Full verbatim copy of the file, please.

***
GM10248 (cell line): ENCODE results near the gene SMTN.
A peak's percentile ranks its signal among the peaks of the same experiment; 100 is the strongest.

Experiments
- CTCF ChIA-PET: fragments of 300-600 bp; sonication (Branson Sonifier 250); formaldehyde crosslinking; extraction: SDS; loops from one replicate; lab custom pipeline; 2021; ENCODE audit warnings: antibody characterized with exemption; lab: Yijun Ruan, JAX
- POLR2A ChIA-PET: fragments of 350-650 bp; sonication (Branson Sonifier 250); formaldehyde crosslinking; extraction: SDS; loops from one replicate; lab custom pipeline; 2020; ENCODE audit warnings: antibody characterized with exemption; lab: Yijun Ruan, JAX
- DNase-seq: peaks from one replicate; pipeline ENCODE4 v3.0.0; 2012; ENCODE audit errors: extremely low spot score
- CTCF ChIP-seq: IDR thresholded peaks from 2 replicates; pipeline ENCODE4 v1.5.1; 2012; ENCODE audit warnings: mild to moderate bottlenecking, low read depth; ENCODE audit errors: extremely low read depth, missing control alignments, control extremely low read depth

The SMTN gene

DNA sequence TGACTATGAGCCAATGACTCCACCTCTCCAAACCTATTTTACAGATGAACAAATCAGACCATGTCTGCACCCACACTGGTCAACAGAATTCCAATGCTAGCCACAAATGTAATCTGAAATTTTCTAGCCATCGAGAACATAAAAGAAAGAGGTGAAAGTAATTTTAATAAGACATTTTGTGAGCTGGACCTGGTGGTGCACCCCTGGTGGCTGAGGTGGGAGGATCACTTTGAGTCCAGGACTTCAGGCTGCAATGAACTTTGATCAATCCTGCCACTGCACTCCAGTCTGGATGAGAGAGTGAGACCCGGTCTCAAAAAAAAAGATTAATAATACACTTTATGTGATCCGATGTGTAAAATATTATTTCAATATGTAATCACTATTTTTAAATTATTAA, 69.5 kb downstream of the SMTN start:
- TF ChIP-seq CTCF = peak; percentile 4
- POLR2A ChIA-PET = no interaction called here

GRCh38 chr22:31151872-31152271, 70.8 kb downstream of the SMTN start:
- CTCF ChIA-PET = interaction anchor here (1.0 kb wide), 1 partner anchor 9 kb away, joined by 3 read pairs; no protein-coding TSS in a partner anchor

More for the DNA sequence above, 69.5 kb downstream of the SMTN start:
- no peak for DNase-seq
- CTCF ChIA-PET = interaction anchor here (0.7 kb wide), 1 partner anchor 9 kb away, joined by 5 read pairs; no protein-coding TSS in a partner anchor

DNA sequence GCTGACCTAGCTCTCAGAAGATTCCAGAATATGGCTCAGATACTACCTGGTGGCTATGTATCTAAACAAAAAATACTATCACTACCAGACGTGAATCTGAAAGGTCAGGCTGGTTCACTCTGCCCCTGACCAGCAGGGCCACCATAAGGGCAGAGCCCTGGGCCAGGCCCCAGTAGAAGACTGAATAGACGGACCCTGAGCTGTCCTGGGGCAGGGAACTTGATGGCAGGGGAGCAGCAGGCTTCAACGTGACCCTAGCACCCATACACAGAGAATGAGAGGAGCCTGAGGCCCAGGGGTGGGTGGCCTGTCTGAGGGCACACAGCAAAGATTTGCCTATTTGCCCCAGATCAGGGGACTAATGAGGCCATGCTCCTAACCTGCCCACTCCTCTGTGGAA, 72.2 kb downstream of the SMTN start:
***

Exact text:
GM10248 (cell line): ENCODE results near the gene SMTN.
A peak's percentile ranks its signal among the peaks of the same experiment; 100 is the strongest.

Experiments
- CTCF ChIA-PET: fragments of 300-600 bp; sonication (Branson Sonifier 250); formaldehyde crosslinking; extraction: SDS; loops from one replicate; lab custom pipeline; 2021; ENCODE audit warnings: antibody characterized with exemption; lab: Yijun Ruan, JAX
- POLR2A ChIA-PET: fragments of 350-650 bp; sonication (Branson Sonifier 250); formaldehyde crosslinking; extraction: SDS; loops from one replicate; lab custom pipeline; 2020; ENCODE audit warnings: antibody characterized with exemption; lab: Yijun Ruan, JAX
- DNase-seq: peaks from one replicate; pipeline ENCODE4 v3.0.0; 2012; ENCODE audit errors: extremely low spot score
- CTCF ChIP-seq: IDR thresholded peaks from 2 replicates; pipeline ENCODE4 v1.5.1; 2012; ENCODE audit warnings: mild to moderate bottlenecking, low read depth; ENCODE audit errors: extremely low read depth, missing control alignments, control extremely low read depth

The SMTN gene

DNA sequence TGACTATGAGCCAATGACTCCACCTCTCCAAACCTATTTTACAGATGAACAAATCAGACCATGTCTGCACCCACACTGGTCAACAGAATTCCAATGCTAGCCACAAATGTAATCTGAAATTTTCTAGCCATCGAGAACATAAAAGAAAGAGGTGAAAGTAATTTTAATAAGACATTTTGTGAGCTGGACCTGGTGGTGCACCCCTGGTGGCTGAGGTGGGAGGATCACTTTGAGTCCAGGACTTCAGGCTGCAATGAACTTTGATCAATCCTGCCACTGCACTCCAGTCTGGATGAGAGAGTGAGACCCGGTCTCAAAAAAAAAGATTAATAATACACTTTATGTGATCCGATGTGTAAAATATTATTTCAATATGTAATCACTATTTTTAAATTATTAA, 69.5 kb downstream of the SMTN start:
- TF ChIP-seq CTCF = peak; percentile 4
- POLR2A ChIA-PET = no interaction called here

GRCh38 chr22:31151872-31152271, 70.8 kb downstream of the SMTN start:
- CTCF ChIA-PET = interaction anchor here (1.0 kb wide), 1 partner anchor 9 kb away, joined by 3 read pairs; no protein-coding TSS in a partner anchor

More for the DNA sequence above, 69.5 kb downstream of the SMTN start:
- no peak for DNase-seq
- CTCF ChIA-PET = interaction anchor here (0.7 kb wide), 1 partner anchor 9 kb away, joined by 5 read pairs; no protein-coding TSS in a partner anchor

DNA sequence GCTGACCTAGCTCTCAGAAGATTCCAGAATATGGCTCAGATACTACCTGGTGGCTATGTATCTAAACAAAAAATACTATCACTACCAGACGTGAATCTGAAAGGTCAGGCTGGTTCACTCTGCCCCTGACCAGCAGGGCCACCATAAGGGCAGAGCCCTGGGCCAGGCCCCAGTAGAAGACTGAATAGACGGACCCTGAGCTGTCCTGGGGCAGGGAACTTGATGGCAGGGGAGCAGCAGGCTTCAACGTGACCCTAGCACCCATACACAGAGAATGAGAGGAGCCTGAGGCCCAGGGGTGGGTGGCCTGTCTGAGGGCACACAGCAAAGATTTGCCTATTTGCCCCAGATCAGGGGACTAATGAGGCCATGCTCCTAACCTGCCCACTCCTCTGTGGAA, 72.2 kb downstream of the SMTN start: